An Analysis on Goldsmith’s “Revenge of the Text”
Kenneth Goldsmith writes about decoding text in his first essay titled “Revenge of the Text.” Within this essay, he uses many poems as examples to explain how these text were written in code, but when spoken aloud, creates a rhythmic piece. When we speak these words allowed, according to Goldsmith, we’re essentially making our voice a musical instrument. He explains how “With the rise of the web, writing has met it’s photography — technology (is) so much better at replicating reality that, in order to survive, painting had to alter its course radically.” As time passes, a new form of writing, art, etc, is being created and/or reinvented. Therefore, in order to keep up with the new age, creators may have to adjust the way they create, using different methods in order to remain relevant.
Goldsmith talks about how writing has always been a way to express one’s own original thoughts and how there are now so many ways that the new digital world manipulates what is being written. He says it’s challenging for writers these days to fight to stay relevant while there are so many other traditional works being created. In todays digital era, everyone has access to a platform that will allow them to write whatever they feel without the hassle of trying to get published. With this being said, he adds that it’s still possible for people to create works that are just as meaningful as traditional works, it’s just a bit tougher.
He goes on to say how everything we see digitally is influenced by language. The things we see on our phone screen, when we watch movies, all the way to the music we listen to on a daily basis. Much of the media we use on a daily basis are all influenced by language. He gives an example using a .jpg image. When we receive a .jpg image, if we click on the photo and open it in our email, theres an alphanumeric code that goes on and on. Although this .jpg file is a photograph, it isn’t rendered as an image, but as letters instead.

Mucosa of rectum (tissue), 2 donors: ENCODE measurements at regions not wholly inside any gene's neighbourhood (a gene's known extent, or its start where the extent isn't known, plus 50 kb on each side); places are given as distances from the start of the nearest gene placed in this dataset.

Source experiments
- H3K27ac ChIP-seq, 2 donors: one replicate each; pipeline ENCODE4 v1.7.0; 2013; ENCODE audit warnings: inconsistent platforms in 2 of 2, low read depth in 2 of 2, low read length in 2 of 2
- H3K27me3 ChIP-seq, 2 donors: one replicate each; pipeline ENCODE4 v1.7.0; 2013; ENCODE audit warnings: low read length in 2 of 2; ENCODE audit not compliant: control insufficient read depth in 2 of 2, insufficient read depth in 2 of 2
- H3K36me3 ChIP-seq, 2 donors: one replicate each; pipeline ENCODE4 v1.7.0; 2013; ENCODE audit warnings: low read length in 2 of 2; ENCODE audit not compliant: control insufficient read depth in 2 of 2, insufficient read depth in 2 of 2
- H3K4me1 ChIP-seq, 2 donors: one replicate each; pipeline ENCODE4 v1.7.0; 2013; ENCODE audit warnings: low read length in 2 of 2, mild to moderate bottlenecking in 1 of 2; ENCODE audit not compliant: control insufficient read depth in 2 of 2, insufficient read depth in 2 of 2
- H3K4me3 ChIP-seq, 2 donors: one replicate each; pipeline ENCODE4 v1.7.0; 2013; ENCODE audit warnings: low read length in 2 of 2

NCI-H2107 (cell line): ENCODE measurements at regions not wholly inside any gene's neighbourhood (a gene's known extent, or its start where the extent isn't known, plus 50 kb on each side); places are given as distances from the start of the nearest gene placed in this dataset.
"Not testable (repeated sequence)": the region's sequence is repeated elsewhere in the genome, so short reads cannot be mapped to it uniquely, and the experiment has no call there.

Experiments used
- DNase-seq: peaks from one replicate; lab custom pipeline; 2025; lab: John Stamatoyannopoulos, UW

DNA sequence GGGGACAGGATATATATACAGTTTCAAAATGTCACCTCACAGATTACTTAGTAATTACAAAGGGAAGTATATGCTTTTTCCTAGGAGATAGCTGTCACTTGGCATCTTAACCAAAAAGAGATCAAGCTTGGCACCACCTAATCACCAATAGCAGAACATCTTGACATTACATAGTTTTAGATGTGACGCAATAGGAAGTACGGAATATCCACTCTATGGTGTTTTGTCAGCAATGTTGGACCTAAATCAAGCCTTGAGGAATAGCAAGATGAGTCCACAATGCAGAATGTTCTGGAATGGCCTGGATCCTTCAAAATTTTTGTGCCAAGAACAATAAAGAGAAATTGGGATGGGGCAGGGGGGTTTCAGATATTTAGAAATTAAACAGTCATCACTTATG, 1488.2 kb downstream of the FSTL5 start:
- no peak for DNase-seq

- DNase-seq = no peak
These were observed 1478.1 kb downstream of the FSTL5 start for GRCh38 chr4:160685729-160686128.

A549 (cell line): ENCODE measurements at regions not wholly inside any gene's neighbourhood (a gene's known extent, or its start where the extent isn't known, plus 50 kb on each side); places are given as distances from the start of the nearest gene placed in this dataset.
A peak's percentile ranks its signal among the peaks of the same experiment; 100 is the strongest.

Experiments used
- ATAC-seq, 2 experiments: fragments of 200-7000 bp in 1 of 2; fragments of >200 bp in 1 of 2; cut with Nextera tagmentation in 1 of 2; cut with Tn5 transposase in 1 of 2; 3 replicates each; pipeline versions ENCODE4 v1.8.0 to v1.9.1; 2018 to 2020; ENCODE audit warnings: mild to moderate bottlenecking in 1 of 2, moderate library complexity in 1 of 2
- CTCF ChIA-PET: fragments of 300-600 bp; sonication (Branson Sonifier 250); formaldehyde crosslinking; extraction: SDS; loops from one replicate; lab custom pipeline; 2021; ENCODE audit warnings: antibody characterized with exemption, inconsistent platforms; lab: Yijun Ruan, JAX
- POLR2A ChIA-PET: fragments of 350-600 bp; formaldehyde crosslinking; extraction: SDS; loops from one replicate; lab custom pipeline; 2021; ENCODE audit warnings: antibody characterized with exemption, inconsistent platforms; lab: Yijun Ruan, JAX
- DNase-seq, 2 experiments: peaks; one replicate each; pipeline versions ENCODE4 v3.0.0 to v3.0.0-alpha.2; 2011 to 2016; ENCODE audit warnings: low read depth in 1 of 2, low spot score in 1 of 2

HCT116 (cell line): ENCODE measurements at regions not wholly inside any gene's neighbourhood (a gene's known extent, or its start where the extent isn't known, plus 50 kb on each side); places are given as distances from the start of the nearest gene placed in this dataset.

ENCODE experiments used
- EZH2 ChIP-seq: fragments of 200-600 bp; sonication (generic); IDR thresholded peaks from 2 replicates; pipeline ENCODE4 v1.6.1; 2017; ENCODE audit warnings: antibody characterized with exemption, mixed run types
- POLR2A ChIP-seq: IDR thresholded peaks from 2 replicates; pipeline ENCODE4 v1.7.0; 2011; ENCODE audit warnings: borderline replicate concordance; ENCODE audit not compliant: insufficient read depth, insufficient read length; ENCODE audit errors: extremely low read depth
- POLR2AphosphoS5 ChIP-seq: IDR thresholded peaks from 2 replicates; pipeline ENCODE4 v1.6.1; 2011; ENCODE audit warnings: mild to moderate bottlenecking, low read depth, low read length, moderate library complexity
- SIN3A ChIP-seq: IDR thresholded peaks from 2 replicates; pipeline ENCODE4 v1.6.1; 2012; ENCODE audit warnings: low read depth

He expresses how important words are by saying “words are no longer primarily transparent content carriers; now their material quality must be considered as well.” He’s explaining how words don’t just write out the meaning of different types of works, but that power is more so in our hands. We are able to give these words meaning. Words in themselves are much more than what is written on a piece of paper and more so about decoding the text you see, in the hopes of giving these words personal meaning. This seemed like a pretty simple thing to do and honestly seemed like something everyone essentially does while reading words on a piece of paper, but then he goes on to mention decoding a poem that uses over 50 random letters. He writes about a book titled “Finnegan’s Wake” which is a book of neologisms. He uses “bababadalgharaghtakamminaronnonnbronnton….” as an example, it has about 40 more letters. When you speak this word aloud, he says it sounds like thunder. He gives this example to explain how these words are spoken in what he calls “regular english,” but when seen on a piece of paper it’s seen as “code.” Goldsmith says reading aloud is “an act of decoding” the words being read.
He writes about “number poems” and while one reads these poems aloud, he argues, they turn into rhythmic art. Neil Mills, the author of the poem mentioned by Goldsmith, says that he realized poems were less about the content written on a piece of paper, but more so about “intonation and rhythm — the human voice functioning as a musical instrument.” This is the number one thing I connect most within this essay. In order to connect to a piece of textual work, whether it be on the computer or on paper, it’s important to truly analyze what is being read. What I believe Goldsmith is trying to get across is that we’re accountable for how we interpret the text we read, no matter the words written on the paper. The same goes with visual forms of art. Lets not forget in the midst of this digital era, that we’re responsible for the way we think and take in different forms of art, not computers or technology. We’re are the ones that give the words we read meaning.